In late November, Texas GOP member Ray Myers took to Facebook to inform everyone that he was a “white nationalist” and proud of it.
Myers, a 74-year-old who has been involved in GOP politics for decades, wrote in a Nov. 27 post on Facebook: “Damn Right, I’m a WHITE NATIONALIST and very Proud of it.”
When the Texas Observer reached out to Myers for comment, he doubled down on his remarks and told them by phone, “I am Anglo and I’m very proud of it, just like black people and brown people are proud of their race. I am a patriot. I am very proud of my country. And white nationalist, all that means is America first. That’s exactly what that means. That’s where the president’s at. That’s where I’m at and that’s where every solid patriotic American is. It doesn’t have anything to do with race or anything else.”
Keep in mind, this is the same Ray Myers who on Nov. 13 wrote in a Facebook post that Broward County election supervisor Brenda Snipes should be met with “a rope and a tree.” Snipes is black.
And then there’s this: His assessment of Texas House member Jason Villalba, in which he compared him to a monkey:
But Myers claims he is not racist and none of his remarks have anything to do with racism. In fact, he believes asserting himself as a white nationalist is the same as a black person having “black pride.”
“Is there anything wrong with saying they’re black and proud? Is there anything wrong with being an American Indian and saying that we’re red and proud?” Myers asked in an interview with the Observer. “I mean, just like Black Lives Matter, white lives matter, too. We’re all in the same melting pot. Now why can’t we say, as Anglos, that we’re proud?”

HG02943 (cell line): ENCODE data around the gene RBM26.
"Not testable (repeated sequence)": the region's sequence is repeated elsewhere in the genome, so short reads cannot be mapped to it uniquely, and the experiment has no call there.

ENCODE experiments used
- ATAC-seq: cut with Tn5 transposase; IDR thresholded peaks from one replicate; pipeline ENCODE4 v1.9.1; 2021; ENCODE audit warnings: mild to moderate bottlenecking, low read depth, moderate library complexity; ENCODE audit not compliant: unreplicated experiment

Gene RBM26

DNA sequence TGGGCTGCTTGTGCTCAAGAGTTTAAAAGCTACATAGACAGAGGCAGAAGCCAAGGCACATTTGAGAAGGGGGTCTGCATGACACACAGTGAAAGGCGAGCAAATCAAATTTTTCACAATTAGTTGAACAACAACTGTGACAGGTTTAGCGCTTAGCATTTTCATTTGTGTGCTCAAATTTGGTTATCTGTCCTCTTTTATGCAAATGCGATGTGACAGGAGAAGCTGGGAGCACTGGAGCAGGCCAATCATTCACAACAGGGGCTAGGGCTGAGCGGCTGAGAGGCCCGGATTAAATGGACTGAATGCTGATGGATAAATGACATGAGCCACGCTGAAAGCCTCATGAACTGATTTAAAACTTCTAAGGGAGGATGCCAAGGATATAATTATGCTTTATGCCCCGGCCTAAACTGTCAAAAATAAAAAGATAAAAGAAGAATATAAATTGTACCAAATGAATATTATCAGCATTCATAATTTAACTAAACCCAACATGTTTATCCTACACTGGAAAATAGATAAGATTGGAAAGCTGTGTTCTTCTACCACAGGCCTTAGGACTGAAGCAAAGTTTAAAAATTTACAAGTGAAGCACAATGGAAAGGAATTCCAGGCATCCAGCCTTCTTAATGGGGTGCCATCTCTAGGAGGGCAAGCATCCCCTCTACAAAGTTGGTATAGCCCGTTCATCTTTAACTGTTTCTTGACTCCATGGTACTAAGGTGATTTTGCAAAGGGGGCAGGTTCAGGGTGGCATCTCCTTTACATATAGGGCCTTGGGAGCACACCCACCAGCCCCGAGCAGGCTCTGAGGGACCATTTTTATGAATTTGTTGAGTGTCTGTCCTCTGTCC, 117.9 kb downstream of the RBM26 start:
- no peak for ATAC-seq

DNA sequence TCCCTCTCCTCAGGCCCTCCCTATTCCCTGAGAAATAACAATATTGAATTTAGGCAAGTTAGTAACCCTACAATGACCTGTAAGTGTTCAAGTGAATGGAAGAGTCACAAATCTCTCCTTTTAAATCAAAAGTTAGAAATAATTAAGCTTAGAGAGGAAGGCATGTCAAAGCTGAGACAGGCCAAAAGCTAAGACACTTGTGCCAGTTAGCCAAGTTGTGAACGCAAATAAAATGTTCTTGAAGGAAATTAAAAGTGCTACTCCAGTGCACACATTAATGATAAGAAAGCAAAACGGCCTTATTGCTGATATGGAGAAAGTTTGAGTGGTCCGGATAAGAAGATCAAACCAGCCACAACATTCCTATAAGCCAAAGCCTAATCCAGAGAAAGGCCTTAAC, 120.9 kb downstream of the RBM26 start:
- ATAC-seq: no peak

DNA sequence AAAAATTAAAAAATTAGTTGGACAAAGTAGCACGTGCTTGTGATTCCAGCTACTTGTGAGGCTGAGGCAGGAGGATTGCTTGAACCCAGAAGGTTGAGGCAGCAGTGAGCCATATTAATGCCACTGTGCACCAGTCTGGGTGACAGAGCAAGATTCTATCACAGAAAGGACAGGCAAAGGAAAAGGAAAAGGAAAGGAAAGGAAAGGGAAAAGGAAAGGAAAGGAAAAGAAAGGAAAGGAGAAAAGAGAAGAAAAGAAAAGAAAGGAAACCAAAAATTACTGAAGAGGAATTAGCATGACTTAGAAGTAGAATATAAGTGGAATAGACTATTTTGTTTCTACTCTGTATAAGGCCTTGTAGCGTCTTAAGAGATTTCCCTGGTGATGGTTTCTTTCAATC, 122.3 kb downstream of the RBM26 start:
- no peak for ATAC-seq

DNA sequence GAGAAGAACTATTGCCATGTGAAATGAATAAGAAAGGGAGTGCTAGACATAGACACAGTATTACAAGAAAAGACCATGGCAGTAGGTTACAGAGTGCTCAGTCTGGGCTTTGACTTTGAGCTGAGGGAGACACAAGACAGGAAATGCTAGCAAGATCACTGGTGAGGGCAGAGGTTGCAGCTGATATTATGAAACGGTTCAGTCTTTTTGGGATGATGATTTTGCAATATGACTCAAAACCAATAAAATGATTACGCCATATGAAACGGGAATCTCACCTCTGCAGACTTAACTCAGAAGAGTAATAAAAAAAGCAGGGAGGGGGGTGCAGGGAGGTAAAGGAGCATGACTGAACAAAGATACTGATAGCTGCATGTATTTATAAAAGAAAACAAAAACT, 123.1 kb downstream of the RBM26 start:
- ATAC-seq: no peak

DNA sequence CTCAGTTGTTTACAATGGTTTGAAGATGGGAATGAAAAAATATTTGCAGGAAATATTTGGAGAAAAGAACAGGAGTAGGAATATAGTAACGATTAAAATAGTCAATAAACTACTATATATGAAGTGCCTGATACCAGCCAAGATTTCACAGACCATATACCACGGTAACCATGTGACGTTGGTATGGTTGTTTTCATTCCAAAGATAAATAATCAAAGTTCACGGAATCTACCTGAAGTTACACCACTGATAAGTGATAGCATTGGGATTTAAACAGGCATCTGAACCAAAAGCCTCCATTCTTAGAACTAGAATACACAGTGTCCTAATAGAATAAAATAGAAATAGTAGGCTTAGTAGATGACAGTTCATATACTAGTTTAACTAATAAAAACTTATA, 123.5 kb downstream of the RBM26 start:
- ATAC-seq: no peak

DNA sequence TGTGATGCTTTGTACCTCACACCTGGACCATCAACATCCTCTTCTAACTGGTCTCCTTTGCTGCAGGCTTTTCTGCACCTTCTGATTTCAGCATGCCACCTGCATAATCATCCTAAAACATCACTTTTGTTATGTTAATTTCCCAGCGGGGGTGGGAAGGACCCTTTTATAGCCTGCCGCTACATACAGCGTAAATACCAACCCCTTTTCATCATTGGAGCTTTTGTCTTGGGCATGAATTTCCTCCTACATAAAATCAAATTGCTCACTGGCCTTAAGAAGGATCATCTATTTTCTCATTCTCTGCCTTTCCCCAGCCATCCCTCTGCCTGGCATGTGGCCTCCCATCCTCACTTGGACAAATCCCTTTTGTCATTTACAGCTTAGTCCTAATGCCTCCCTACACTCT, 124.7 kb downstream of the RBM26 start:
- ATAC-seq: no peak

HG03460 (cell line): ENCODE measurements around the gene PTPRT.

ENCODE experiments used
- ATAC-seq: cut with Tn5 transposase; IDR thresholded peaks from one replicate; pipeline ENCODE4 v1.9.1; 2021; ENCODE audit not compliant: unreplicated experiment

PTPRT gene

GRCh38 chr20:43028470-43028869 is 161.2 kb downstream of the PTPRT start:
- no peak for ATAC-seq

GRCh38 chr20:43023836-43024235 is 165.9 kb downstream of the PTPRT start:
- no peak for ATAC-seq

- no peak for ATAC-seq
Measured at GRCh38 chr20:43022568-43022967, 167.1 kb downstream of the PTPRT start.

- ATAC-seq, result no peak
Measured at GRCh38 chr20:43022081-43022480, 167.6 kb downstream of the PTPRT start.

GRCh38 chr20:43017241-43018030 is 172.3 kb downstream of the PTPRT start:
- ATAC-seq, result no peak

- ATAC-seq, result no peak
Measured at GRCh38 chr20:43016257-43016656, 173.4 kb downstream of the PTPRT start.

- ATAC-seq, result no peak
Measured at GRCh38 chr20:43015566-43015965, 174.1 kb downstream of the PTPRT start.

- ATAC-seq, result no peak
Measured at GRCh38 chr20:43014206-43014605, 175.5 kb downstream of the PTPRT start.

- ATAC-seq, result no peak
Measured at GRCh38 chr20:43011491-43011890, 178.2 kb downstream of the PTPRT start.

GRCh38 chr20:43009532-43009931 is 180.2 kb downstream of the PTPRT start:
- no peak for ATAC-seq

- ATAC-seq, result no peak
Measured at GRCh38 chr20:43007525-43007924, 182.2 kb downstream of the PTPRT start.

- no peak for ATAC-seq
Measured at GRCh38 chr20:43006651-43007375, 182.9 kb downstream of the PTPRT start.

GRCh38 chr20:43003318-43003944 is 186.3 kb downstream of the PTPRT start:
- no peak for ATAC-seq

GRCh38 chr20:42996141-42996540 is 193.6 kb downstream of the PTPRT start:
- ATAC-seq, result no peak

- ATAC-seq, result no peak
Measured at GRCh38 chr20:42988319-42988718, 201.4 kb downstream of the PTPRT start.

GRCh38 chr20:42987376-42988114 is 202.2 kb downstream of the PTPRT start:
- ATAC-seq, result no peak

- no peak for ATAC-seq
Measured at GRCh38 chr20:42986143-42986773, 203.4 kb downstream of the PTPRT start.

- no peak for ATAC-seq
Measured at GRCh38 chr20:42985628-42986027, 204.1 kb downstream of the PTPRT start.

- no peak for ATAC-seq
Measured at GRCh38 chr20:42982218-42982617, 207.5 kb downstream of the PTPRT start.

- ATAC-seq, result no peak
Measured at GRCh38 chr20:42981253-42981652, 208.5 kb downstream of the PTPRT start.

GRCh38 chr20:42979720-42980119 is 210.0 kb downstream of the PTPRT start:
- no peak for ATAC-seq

In that same interview, Myers told the Observer that he also believes the media “is the enemy of the people”—something that Donald Trump has said before. Myers accused the left of pushing a narrative meant to make white people ashamed of their heritage, and he said the idea that white nationalists are racist right-wing Nazis “is the furthest damn thing from the truth ever.”
“We’re just patriotic Americans, just like anybody else. I’m a tea party guy and I’ve got brown and black and American Indians in our tea parties,” Myers said.
As leaders in the Texas GOP moved to distance themselves from Myers and his comments, at least one person has chosen to stand by him—State Senator Bob Hall.
Hall is a fellow Tea Party activist from East Texas who was photographed at a dinner with Myers just days after the “white nationalist” news broke. When the Observer reached out to Hall for comment, his team sent the outlet a response in which Hall said Myers was a victim of the P.C., or political correctness, police.
“Those who sit on a self-appointed seat of judgment where they view others through the faulty prism of perverted extreme political correctness, rather than the clear glass of honesty, will always see the ugly they seek to see rather than the truth,” Hall said in an email.
When asked directly about Myers’ “white nationalist” comments, Hall said, “According to the dictionary I use ‘nationalism’ is defined as ‘Devotion and loyalty to one’s own country’ and ‘white’ is a socially accepted term for Caucasian. It is clear that his statement was made based on these definitions.”
But is it really that clear?
Given the other racist and derogatory comments that Myers has made, how can Hall make that assertion?
Hall told the Observer that if they wanted to learn about Myers’ “true relationships,” they should just consult “one of the many black or brown friends and associates” who know him.
Ah, yes. He has black friends.
That solves everything.